The old man of Traiskirchen

There are places that have a story to tell. Landscapes that, because of their location or destiny, are always at the crossroads of history. And as always, history is nothing more than the sum of millions of small stories.

Traiskirchen, a few kilometers from Vienna, a town of almost 20 thousand inhabitants lying in the Hermenlinie of Lower Austria, between hot springs and vineyards, is one of these places.

From the Austro-Hungarian Empire through the Nazi regime, up until today, history has passed through in Traiskirchen and left traces, stories, lives suspended and fleeing in the midst of so much peace.

To get to know this story, as if the walls could speak, you have to start from a symbolic place: the Bundesbetreuungsstelle für Asylwerber (Federal Office of Assistance for Asylum Seekers). A large, old, imperial-style building. Built in 1903 as a barracks for training the artillery troops of the imperial army, after the end of the First World War it became a school for cadets. The advent of Nazism transformed it into an élite school for young recruits of the infamous NaPoLA (Nationalpolitische Lehranstalten), the institute that selected the so-called ‘sons of Hitler’, destined to become the leaders of the SS, on the ground of race and loyalty.


The barracks, like an old man sitting in the square, have seen real and fake empires, wars and peace agreements passing by, living under the monarchy and the republic. They are still there and still welcome lives on the run, immobile and at the same time moving through history, with the wonderful massif of Schneeberg in the background. The story of the barracks was not over in 1945, when it became a military hospital. After the end of the war, the camp was turned into the headquarters of the Soviet troops in Austria. Their withdrawal coincided with the establishment of a clear division, the ‘Iron Curtain’, which some individuals started trying to cross. In the 1950s the barracks started being related to the Cold War frontier between the West and the Socialist bloc. Consequently, the old facility, from a place of military training, was turned into a place of reception.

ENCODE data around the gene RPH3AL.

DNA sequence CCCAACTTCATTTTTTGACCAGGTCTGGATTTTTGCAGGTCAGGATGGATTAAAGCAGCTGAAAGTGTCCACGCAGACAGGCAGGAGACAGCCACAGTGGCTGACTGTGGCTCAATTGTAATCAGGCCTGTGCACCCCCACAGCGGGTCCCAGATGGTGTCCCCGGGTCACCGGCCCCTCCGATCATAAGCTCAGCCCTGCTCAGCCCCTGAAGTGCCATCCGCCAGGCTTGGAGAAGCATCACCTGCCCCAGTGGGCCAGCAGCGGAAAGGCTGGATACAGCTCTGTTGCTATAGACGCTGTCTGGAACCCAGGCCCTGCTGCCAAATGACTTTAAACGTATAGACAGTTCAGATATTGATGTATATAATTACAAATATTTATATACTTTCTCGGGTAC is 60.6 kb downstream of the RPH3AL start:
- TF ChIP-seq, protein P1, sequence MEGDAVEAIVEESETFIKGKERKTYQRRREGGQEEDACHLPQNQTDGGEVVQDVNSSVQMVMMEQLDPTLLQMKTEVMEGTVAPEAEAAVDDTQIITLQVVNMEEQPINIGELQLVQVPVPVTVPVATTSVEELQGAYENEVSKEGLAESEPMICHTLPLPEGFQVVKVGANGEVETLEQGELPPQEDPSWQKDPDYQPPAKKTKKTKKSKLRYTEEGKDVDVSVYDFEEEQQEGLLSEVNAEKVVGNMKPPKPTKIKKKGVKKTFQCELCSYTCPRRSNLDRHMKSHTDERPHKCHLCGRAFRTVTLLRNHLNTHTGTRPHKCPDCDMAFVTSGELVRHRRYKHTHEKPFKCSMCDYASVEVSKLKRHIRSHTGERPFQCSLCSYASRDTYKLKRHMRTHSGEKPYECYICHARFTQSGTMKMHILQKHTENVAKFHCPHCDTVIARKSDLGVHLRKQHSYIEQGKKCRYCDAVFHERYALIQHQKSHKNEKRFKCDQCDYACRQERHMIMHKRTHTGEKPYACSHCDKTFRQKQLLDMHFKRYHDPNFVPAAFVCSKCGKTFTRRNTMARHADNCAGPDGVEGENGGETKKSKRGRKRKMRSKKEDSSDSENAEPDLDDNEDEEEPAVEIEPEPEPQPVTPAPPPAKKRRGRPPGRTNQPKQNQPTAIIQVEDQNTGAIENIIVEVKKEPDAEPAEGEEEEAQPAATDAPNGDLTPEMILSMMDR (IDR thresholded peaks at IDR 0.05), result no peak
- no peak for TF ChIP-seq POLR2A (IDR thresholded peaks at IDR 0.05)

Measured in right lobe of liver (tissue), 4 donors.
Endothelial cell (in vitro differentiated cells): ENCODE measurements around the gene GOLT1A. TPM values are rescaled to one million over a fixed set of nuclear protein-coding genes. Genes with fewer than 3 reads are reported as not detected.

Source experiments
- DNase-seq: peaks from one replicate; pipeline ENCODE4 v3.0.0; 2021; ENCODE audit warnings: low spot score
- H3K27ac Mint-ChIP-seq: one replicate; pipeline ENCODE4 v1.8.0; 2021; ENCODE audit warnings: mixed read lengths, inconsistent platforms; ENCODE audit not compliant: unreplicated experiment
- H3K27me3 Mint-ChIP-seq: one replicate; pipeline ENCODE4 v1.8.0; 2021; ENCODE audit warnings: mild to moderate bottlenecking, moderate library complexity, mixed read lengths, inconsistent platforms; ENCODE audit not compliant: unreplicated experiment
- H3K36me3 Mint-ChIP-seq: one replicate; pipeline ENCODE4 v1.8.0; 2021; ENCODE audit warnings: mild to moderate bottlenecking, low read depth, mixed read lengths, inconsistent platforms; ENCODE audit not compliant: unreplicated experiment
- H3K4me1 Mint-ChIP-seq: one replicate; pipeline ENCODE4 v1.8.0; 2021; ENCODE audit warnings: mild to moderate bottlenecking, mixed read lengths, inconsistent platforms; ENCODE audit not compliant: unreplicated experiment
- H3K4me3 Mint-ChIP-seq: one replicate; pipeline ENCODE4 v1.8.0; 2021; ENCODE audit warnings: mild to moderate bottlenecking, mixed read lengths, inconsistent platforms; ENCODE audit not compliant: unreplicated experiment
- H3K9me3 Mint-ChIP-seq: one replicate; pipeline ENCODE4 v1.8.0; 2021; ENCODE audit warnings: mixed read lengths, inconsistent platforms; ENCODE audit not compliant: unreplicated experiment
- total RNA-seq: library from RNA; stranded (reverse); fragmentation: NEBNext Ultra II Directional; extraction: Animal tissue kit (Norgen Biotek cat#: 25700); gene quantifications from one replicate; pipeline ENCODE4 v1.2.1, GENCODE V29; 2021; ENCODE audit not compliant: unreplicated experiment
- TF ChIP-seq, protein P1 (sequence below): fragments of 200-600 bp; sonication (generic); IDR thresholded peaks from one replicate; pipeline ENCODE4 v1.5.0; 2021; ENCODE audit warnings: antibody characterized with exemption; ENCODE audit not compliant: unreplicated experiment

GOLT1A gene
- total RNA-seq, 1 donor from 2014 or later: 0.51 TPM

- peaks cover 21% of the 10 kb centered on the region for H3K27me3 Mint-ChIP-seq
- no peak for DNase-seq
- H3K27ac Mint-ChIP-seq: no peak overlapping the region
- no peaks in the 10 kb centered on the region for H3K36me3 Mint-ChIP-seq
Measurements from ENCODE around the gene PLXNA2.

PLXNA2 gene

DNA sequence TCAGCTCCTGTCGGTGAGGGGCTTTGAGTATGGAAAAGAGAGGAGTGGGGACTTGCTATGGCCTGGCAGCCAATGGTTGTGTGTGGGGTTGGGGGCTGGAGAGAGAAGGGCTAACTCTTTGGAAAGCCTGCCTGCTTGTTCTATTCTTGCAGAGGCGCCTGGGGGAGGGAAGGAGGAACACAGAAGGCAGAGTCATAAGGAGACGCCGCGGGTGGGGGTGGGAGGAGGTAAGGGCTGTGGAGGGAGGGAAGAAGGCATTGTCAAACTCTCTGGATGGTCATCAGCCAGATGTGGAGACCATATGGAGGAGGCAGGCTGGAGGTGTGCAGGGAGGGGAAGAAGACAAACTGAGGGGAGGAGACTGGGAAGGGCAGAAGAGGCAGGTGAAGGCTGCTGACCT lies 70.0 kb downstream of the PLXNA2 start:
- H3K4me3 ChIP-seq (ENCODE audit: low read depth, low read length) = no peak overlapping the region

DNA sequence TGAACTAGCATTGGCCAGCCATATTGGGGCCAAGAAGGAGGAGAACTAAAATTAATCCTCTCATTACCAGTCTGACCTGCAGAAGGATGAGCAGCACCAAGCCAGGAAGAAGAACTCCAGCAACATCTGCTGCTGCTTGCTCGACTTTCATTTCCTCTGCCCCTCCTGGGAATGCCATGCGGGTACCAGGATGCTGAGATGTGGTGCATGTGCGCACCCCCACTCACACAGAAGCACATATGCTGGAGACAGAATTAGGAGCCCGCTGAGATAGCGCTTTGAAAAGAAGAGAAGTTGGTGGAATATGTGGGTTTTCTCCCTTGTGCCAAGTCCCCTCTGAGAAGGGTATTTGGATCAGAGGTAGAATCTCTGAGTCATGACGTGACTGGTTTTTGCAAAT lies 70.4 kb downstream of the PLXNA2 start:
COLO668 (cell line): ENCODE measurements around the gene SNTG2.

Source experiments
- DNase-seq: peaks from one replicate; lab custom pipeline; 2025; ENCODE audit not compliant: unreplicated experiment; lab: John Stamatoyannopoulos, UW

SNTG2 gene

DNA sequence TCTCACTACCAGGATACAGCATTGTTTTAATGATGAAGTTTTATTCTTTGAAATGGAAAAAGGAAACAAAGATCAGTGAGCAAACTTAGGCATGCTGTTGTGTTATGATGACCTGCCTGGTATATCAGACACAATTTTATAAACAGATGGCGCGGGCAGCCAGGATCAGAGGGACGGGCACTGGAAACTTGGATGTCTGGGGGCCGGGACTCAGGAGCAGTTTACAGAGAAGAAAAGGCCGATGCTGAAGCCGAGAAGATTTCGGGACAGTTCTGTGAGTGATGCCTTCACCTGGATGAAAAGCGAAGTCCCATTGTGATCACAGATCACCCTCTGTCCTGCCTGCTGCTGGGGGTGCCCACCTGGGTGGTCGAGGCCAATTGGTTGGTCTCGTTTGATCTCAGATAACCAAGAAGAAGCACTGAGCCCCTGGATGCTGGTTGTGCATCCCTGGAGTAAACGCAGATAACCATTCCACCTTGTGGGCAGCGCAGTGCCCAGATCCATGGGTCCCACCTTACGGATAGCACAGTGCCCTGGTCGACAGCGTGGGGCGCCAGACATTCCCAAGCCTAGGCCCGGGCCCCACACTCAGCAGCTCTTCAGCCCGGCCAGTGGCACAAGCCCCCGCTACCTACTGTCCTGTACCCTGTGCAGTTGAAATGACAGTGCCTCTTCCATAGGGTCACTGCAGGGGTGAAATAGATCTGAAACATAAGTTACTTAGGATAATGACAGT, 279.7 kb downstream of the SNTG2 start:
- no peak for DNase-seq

The first refugees who reached the camp, in 1956, were the Hungarians fleeing the Soviet repression of the Budapest uprising. Then, in 1968, it was the turn of the Czechoslovaks fleeing after the crush of the Prague spring. In 1973, as the Chilean dissidents were fleeing from the massacres of the Pinochet regime, the Spanish language started echoing in the hallways. Later, Iranians and Iraqis arrived, fleeing the revolution and the war. In 1982 the Poles reached the camp after the strikes and the ban on the Solidarnosc movement. But there were also refugees fleeing faraway wars: Vietnam, Uganda. At the end of the 1980s it was the turn of Romanians, escaping the collapsing Causescu regime. Between 1992 and 1995 another war broke out in the neighbourhood, that of former Yugoslavia. Finally, since 2001, at the time of the ‘global war on terrorism’, it was the time of Afghans and Iraqis, leaving their countries burning after an unsuccessfull attempt to export .

Among the thousands of both ordinary and extraordinary life stories that the walls of the old barracks could tell, there are the ones of Paul Lendvai and Ioan Holender, respectively a Hungarian journalist and writer, and a Romanian conductor. They were refugees, frightened and alone like all the refugees, who were stretched out a hand and given an opportunity. One could wonder of how much talent is lost every day among the waves of the Mediterranean.

The white walls and large window have seen history passing. The stories, despite being different, are all similar: fear, escape, freedom. Living and surviving.

The playwright Michael Zochow was a refugee himself and had an unparalleled role as a witness of the upheavals in global politics. His play devoted to the town and entitled “Traiskirchen” is  a sort of “Midsummer Night’s Dream” which gathers together on the stage people on the run from different generations .

In 2015, history returned to Traiskirchen, with the Syrians escaping from a tremendous war, longer than the world wars. And once again, the old barracks and the city do not turn their backs on those fleeing the war.

Once, the escapees  from communism were welcomed as heroes, while war refugees were welcomed simply out of moral duties. However, the narrative on new refugees has changed. On the background of tensions within the institutions, a debate arose between those living on the border and the central authorities.

Yet it is not difficult to find dozens of images of the citizens of Traiskirchen bringing commodities to the families in the center. With the motto, launched by the municipal administration: “Let’s turn our anger into courage”.


It is not only the hospitality that makes Traiskirchen special, because people do not need just  food. For years the project Garten der Begegnung (the garden of the meeting) has brought together citizens and asylum seekers developing a collective project of organic farming, tailoring, cooking. Beauty is able to heal and not only asylum seekers: because the project benefits the vulnerable sectors of the local population, providing psychological and material support. For example the Mommy’s Coffee Time project has become a meeting point providing mutual support to the city’s mothers, regardless of their country of origin. Because helping others means helping yourself.

Traiskirchen does not forget. Its old facility is still there to remember that history is a setof ups and downs.

And someone still needs a safe haven. The plaque in the old cemetery of the town, with the memorial to the fallen of the two world wars, reminds everyone of this:

“Don’t think to have millions of enemies: your only enemy is war”. And in Traiskirchen there is an old building to remind everyone of it.

by Christian Elia